2017 GoPro Big Mountain Challenge is back in Breck March 18-19
2017 GoPro Big Mountain Challenge
What: The fourth edition of a youth big-mountain contest, held on the Six Senses at Peak 6 as part of the International Freeski and Snowboard Association regional circuit
When: Saturday and Sunday, March 18-19 starting at 10 a.m.
Where: Peak 6 at Breckenridge Ski Resort
Cost: Free for spectators
Registration for the event is closed. Spectators are welcome to watch from the judging venue at the base of the Six Senses, found just south of the Peak 6 summit. Competition begins at 10 a.m. daily and ends around 3 p.m., weather permitting. For more info about the event and IFSA series, see Freeskiers.org.
It didn’t take long for Mckenzie Hart to fall in love with big-mountain skiing. All she had to do was fall out of love with alpine racing.
At 17 years old, the Team Summit freeskier is in her second full season of big-mountain competition — a rapidly growing sport made for skiers and riders who like to huck off cliffs and go fast, fast, fast on 40-degree slopes — but she’s already making waves. She took first in Telluride this January, second in Winter Park this February, and most recently, third at the International Freeskiers and Snowboarders Association Junior National Championships at Crested Butte on March 12.
Not bad for a gate crasher turned big-mountain destroyer.
“I was pretty scared of big-mountain terrain until I was 12 or 13,” Hart said. “I didn’t want to ski anything besides a race course until then. When I got on harder terrain, I just realized how much fun it was, and then all I wanted to do was go freeski instead of train for racing.”
This Saturday and Sunday, Hart has her sights set on a win (or at least a podium) at her home mountain for the fourth annual GoPro Big Mountain Challenge at Breckenridge Ski Resort, an IFSA regional event that, like the sport itself, has grown and grown since it was launched in 2013. The event drew 68 competitors that first year and blossomed to nearly 170 last year, with skiers and snowboarders coming from across the region for competition in the 12-14 age division and 15-18 age division. Organizers expect the same number this season, including 10 skiers with Team Breckenridge, plus competitors from ski clubs across Colorado and the region.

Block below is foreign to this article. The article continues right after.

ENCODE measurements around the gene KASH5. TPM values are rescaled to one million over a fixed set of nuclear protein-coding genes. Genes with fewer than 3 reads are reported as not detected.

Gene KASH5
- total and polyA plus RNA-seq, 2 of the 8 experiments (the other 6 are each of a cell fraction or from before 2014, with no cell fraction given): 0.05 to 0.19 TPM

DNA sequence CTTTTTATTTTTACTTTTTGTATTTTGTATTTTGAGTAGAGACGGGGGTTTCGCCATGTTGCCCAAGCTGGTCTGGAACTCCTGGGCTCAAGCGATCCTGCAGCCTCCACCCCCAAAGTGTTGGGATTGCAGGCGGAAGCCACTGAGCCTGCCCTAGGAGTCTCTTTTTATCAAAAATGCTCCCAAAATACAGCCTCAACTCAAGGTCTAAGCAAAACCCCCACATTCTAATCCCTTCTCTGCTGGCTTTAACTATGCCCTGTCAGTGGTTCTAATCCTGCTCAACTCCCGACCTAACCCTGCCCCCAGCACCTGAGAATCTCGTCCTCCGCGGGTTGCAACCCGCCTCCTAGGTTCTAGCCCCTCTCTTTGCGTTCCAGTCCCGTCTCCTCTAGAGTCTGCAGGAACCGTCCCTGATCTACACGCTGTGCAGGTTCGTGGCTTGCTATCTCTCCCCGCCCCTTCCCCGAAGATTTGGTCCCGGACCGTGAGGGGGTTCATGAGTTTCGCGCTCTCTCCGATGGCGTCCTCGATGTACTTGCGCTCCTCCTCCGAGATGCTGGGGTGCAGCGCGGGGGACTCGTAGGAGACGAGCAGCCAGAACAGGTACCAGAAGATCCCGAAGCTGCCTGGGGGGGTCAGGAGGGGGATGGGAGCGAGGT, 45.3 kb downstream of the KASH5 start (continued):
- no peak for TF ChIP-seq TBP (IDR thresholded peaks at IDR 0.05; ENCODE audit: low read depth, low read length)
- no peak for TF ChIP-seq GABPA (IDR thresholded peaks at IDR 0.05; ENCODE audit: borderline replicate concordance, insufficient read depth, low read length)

“The atmosphere at these is always so happy,” said Hart, who plans to ski for the University of Colorado-Boulder big-mountain team after graduating from Summit High School this May. “It’s just a thrill to scare yourself and do stuff you didn’t know you could do before.”
Breck’s nastiest terrain
If it ain’t broke, don’t fix it, and for the fourth year running the Big Mountain Challenge returns to the Six Senses, a dastardly cliff band on the ridge between Peak 6 and Peak 7. It’s long been some of the nastiest terrain in Summit County, but it wasn’t until the Peak 6 expansion in 2013 that skiers and riders could easily reach the chutes, cliffs and high-angle slopes by chairlift. Access made all the difference, and now skiers like Hart say it’s some of their favorite terrain on the IFSA circuit.
“It’s really fun,” said Hart, who first competed in the Big Mountain Challenge last season and has spent the past week previewing the course in person. “The venue is one of the best for a regional in Colorado, and last season we had like 40 inches of snow that week. It was awesome. The sun came out, the energy was high — it was fun.”
But oh, what a difference 365 days makes. Last season, the event was postponed by a day due to a weeklong storm that dumped nearly 3 feet of snow on Breckenridge. It made for soft landings and deep, deep turns, but Hart says she’ll be just fine this season on the two-week-old snow at the venue. It will be much faster — something of a perk for a former alpine racer — and the landings are just as soft, even if they are a little torn up.
“It’s a lot harder than before and choppier, but it’s not bad,” Hart said after her training run on Thursday. “The landings are good and hard — you’re not punching through.”
Like all competitors, Hart will be judged on a slew of criteria, ranging from edge control and style to overall impression. Falls are a big no-no, even if they come after 360s off 45-foot cliffs, and Hart is confident she can make the most of the steeps on Six Senses. It’s the mountain’s most challenging terrain, she says, and she already has a few lines in mind for the 15-18 division finals on Sunday, when she’ll be going up against 20 or 30 other females — a far cry from the five or six she competed against just two years ago.
“For a few years when I was racing I thought that big-mountain (skiing) just looked like so much fun,” Hart said. “After my first big-mountain comp, I knew I was never going to be racing again.”
Support Local Journalism
Support Local Journalism
As a Summit Daily News reader, you make our work possible.
Now more than ever, your financial support is critical to help us keep our communities informed about the evolving coronavirus pandemic and the impact it is having on our residents and businesses. Every contribution, no matter the size, will make a difference.
Your donation will be used exclusively to support quality, local journalism.
Start a dialogue, stay on topic and be civil.
If you don't follow the rules, your comment may be deleted.
User Legend: Moderator Trusted User
DILLON — Ski area capacity will be further reduced as a result of Summit County’s move to level red on the state’s COVID-19 dial.